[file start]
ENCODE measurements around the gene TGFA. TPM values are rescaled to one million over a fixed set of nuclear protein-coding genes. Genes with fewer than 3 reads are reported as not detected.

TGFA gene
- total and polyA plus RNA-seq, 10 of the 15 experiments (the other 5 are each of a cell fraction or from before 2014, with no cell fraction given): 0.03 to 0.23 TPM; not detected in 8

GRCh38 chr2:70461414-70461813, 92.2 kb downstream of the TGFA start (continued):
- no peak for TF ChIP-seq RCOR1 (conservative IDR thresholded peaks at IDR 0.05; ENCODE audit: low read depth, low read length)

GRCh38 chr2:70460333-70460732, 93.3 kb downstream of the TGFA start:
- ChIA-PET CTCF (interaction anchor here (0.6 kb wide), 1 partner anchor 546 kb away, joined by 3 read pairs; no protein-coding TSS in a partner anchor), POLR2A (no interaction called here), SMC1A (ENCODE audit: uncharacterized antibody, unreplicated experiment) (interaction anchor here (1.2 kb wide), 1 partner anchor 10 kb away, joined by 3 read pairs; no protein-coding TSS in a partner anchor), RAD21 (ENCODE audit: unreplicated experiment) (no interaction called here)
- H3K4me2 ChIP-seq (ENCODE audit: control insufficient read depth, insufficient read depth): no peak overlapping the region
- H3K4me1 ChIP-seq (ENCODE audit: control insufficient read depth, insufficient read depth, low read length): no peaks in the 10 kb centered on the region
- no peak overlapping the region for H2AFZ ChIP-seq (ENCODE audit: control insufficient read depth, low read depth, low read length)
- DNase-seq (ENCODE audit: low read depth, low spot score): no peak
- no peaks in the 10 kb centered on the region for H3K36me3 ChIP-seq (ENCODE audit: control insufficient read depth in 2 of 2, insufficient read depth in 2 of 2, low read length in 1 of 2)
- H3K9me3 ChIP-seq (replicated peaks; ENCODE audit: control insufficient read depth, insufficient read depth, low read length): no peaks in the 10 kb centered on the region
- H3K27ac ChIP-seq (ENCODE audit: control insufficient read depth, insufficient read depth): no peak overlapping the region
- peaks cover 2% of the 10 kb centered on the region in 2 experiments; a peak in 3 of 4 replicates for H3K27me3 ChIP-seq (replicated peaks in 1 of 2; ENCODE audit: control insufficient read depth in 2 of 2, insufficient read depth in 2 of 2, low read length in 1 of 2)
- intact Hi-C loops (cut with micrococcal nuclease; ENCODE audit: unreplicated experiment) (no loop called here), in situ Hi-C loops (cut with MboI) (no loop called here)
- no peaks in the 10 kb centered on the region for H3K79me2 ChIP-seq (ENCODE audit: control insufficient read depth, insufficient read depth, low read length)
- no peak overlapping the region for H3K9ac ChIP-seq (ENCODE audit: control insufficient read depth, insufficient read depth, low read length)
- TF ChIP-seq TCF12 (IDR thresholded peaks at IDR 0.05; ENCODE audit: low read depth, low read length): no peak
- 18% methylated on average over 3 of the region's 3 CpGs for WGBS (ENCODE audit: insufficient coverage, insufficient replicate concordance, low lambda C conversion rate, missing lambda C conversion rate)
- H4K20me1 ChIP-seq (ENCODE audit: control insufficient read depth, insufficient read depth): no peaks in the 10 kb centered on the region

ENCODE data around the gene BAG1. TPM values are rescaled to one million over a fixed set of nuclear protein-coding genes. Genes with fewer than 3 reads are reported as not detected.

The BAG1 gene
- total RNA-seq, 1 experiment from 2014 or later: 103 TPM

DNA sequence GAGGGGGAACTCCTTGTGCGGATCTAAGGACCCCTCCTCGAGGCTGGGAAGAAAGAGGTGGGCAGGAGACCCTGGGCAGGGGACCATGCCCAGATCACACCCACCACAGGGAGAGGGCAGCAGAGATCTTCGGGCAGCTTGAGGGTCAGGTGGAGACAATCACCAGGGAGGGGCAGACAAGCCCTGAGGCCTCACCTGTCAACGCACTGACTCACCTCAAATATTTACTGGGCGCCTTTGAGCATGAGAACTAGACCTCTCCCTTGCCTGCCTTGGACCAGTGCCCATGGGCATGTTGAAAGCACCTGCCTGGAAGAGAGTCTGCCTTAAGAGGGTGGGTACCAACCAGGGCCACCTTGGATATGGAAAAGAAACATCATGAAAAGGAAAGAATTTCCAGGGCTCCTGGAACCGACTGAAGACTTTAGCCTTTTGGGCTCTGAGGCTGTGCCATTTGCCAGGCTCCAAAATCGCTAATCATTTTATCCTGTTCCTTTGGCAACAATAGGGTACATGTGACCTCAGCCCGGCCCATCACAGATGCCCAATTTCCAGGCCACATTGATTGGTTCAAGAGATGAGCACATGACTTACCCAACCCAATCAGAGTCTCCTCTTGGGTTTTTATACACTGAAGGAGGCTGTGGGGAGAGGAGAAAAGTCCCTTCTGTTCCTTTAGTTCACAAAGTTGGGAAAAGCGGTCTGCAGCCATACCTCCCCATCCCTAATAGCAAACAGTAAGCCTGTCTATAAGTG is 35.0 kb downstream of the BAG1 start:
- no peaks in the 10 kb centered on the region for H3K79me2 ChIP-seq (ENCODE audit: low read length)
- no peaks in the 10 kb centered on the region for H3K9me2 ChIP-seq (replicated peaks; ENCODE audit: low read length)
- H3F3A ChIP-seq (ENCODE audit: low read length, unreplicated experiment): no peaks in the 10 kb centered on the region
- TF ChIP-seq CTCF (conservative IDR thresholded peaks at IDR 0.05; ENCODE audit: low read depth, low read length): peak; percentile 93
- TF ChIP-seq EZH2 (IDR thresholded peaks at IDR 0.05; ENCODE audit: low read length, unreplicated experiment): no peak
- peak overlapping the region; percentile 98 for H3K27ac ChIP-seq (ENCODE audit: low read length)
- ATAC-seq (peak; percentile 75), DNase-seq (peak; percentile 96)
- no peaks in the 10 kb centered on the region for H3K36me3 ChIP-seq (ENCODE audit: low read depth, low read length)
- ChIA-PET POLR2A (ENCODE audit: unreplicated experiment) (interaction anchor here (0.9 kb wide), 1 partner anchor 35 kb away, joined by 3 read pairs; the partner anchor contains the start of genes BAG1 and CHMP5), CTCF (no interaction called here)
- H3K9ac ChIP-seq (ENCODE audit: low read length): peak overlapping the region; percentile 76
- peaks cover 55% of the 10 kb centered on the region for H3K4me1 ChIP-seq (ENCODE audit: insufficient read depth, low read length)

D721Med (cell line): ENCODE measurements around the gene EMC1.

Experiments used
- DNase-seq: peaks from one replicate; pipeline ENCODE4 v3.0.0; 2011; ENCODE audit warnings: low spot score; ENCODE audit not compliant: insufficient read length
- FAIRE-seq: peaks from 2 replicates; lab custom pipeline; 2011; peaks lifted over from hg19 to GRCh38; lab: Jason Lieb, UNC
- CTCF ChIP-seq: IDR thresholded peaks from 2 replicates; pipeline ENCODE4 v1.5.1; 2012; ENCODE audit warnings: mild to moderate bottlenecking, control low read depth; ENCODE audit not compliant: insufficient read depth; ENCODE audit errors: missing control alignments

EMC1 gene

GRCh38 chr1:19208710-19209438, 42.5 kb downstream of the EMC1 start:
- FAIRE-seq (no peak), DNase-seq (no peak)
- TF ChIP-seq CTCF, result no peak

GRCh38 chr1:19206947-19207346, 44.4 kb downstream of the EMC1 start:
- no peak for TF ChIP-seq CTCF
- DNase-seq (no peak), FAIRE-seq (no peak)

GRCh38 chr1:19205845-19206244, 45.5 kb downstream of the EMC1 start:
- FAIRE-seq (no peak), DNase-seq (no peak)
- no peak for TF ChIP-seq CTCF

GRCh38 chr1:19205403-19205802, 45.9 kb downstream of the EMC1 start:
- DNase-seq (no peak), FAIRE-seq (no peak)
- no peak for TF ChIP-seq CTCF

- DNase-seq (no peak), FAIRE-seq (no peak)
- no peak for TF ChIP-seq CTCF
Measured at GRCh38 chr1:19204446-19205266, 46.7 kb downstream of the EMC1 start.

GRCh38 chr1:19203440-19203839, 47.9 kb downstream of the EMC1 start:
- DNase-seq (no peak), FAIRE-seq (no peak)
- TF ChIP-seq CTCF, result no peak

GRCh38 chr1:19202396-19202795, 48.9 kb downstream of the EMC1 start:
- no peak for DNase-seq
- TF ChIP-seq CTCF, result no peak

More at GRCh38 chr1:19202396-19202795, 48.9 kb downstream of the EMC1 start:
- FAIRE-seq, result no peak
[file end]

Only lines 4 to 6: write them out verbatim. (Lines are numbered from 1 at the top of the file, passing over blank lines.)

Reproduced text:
GRCh38 chr2:70461414-70461813, 92.2 kb downstream of the TGFA start (continued):
- no peak for TF ChIP-seq RCOR1 (conservative IDR thresholded peaks at IDR 0.05; ENCODE audit: low read depth, low read length)

GRCh38 chr2:70460333-70460732, 93.3 kb downstream of the TGFA start: